Community health workers as agents of change: Negotiating pathways of empowerment
PublisherBRAC Institute of Governance and Development (BIGD)
MetadataShow full item record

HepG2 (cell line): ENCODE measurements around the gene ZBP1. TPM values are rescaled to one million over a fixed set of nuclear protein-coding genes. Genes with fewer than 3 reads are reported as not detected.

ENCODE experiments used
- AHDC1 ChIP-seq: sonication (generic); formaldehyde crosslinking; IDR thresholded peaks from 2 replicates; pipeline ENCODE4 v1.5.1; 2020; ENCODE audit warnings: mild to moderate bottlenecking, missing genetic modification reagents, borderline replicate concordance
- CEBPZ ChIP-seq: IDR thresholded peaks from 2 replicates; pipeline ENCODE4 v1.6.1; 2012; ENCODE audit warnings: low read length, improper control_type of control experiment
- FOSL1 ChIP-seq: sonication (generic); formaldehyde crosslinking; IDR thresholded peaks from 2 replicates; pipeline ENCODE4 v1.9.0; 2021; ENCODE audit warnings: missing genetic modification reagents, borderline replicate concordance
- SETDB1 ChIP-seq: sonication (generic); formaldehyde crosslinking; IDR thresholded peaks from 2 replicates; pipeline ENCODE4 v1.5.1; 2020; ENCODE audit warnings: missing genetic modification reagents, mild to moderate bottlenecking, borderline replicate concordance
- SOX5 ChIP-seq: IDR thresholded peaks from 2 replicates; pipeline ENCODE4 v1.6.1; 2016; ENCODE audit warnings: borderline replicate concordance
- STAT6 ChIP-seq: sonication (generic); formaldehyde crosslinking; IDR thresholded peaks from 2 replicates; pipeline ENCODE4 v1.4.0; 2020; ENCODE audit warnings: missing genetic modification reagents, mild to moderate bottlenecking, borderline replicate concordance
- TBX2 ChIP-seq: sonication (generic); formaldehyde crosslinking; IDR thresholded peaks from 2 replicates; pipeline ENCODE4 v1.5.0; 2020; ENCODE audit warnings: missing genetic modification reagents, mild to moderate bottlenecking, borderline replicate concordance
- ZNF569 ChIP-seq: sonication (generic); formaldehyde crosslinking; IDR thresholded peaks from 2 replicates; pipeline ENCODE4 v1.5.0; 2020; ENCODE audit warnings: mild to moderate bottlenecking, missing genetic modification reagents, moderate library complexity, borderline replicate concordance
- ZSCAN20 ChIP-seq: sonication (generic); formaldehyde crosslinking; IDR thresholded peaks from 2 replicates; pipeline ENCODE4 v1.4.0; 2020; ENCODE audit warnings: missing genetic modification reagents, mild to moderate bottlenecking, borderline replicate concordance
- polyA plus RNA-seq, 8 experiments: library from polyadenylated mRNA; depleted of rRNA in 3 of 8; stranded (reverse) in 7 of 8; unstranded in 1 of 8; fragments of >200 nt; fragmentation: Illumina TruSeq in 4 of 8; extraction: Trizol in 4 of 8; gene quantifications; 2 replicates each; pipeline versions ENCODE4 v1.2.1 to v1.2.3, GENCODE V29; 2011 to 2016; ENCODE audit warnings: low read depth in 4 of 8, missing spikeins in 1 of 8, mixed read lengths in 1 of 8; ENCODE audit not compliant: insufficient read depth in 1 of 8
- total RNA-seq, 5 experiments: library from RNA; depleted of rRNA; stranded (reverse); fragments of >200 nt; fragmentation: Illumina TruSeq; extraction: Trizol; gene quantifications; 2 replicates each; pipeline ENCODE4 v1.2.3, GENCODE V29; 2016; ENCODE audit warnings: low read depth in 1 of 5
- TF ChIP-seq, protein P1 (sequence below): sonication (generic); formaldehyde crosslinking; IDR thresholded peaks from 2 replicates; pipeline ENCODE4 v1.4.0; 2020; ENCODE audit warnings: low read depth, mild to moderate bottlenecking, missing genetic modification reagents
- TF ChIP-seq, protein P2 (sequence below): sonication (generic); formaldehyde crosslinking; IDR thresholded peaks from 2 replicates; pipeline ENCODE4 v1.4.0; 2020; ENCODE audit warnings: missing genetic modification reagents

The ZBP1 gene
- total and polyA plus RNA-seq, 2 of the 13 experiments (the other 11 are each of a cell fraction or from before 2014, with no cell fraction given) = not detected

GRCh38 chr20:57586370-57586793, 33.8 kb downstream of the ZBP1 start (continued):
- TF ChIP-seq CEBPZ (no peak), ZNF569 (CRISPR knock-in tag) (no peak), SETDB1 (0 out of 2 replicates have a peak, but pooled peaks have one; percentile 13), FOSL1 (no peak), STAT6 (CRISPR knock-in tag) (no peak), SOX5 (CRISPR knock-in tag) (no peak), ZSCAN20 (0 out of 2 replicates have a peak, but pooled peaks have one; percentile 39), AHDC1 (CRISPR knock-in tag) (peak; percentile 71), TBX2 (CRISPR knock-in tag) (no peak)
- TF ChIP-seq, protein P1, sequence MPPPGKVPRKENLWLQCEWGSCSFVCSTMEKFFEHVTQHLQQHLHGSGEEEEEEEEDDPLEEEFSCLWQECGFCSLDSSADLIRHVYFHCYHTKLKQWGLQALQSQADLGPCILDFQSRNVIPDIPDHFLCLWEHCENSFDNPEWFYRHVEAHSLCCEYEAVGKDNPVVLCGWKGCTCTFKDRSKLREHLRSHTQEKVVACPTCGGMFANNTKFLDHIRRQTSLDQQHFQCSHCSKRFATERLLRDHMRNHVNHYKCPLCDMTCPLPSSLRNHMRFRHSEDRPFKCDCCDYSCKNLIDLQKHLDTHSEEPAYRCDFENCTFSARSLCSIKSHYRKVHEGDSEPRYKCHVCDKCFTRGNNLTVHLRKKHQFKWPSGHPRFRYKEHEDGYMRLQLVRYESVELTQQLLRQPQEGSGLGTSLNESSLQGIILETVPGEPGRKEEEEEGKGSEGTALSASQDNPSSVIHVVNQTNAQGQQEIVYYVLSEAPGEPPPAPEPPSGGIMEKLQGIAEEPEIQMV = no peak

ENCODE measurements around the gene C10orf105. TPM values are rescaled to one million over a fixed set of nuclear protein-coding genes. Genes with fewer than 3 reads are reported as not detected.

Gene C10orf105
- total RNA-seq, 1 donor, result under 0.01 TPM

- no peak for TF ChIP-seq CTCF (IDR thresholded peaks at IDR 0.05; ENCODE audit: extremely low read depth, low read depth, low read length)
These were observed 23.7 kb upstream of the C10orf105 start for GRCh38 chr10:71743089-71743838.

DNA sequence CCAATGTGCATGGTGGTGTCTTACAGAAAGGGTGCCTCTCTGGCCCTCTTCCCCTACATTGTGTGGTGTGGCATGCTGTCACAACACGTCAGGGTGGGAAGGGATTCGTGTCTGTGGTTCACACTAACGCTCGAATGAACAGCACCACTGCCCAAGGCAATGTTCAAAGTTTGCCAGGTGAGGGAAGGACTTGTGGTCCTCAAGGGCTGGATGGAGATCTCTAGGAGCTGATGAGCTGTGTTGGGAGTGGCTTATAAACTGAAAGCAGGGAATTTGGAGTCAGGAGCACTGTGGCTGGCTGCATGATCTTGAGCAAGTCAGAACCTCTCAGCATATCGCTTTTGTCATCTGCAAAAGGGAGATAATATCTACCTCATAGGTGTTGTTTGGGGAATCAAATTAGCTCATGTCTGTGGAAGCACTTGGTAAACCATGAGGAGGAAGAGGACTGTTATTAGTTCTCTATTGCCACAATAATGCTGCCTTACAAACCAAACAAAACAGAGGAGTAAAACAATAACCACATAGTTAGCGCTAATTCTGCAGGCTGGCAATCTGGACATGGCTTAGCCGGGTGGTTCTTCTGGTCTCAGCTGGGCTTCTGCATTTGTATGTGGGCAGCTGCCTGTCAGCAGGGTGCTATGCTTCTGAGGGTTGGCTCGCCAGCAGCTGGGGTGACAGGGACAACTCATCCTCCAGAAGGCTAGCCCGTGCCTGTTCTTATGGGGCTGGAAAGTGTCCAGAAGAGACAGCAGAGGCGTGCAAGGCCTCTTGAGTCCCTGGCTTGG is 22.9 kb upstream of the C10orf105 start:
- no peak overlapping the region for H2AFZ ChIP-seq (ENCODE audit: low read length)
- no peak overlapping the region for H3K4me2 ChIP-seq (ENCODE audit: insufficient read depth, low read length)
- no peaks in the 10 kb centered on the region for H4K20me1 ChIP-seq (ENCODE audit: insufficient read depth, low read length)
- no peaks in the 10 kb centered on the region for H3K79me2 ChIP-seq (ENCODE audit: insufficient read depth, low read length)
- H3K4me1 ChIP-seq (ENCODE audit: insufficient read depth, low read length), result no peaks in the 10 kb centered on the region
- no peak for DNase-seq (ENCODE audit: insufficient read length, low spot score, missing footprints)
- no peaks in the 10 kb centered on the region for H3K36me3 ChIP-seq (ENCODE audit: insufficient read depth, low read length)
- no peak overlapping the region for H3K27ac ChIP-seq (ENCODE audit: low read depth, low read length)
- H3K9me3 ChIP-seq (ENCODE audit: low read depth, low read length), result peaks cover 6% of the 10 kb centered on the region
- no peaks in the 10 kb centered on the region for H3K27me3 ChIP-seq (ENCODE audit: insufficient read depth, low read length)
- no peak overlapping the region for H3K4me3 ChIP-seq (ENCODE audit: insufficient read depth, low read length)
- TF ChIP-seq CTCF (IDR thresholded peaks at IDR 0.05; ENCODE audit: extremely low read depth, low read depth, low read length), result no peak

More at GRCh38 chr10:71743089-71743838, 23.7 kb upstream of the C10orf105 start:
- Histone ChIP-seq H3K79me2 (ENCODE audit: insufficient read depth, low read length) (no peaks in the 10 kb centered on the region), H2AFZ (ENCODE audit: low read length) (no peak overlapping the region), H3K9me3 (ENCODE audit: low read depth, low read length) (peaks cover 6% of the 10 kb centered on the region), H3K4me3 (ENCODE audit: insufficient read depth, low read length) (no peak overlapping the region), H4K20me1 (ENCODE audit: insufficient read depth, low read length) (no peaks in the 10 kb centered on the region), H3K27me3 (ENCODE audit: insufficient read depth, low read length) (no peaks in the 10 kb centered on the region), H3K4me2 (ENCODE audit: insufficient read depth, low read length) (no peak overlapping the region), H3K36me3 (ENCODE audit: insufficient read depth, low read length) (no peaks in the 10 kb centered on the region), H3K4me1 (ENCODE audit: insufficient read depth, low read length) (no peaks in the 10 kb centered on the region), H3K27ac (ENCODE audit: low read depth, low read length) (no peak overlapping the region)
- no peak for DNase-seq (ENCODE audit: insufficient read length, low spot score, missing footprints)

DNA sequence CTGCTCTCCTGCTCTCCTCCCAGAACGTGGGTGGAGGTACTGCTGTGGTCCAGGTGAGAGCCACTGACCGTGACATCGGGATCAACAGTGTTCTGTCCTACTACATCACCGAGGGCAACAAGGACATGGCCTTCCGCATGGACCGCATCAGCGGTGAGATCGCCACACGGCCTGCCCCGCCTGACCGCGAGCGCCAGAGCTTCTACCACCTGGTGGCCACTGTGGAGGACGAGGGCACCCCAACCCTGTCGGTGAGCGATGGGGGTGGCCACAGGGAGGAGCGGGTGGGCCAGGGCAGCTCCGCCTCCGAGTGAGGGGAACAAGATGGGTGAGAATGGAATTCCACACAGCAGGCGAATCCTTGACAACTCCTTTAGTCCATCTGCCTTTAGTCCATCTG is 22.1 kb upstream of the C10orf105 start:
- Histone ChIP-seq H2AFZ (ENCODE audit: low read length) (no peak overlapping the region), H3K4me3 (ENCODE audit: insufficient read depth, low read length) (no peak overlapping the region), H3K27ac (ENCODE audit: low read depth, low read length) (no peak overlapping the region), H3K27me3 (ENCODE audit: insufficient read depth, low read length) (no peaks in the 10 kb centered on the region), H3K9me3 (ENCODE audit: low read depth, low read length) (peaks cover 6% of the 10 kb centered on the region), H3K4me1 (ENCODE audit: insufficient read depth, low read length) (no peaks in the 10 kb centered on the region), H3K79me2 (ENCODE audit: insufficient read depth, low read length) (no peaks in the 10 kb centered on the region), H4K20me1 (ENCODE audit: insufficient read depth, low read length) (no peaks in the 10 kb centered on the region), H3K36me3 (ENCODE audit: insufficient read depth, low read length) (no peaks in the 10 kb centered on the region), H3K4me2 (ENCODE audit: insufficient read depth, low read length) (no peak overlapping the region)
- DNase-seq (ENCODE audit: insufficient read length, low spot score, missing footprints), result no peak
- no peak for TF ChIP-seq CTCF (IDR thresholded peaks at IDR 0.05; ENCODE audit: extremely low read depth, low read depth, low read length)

In Bangladesh, health and family planning programs were the ﬁrst major employers of rural women in outside paid work. Thus, women community health workers became the pioneers in bringing rural women into outside formal employment in a social/economic context that not only discouraged women’s participation in paid outside work but also actively restricted their mobility in the public domain. Although for women today, working as community health workers is no longer a departure from the norm, this was not always the case. This paper looks at contemporary women health workers in Bangladesh to explore how they have re-negotiated purdah and social norms to emerge as valued members of their families and respected members of their communities. While the work of a health worker was itself an extension of women’s traditional care roles and was conceived precisely because norms around women’s visibility and seclusion were so strong at the time that women were difficult to reach with male health workers, this job has been able to negotiate norms to make women’s breadwinner roles and mobility in the public sphere more socially acceptable. It is noteworthy that in this process of change and continuity, women’s trade-oﬀs have been more diﬃcult within the sphere of family and their individual lives, and relatively easier in the sphere of community life. There was some evidence that the speciﬁc organizational context in which women worked had bearing upon these changes.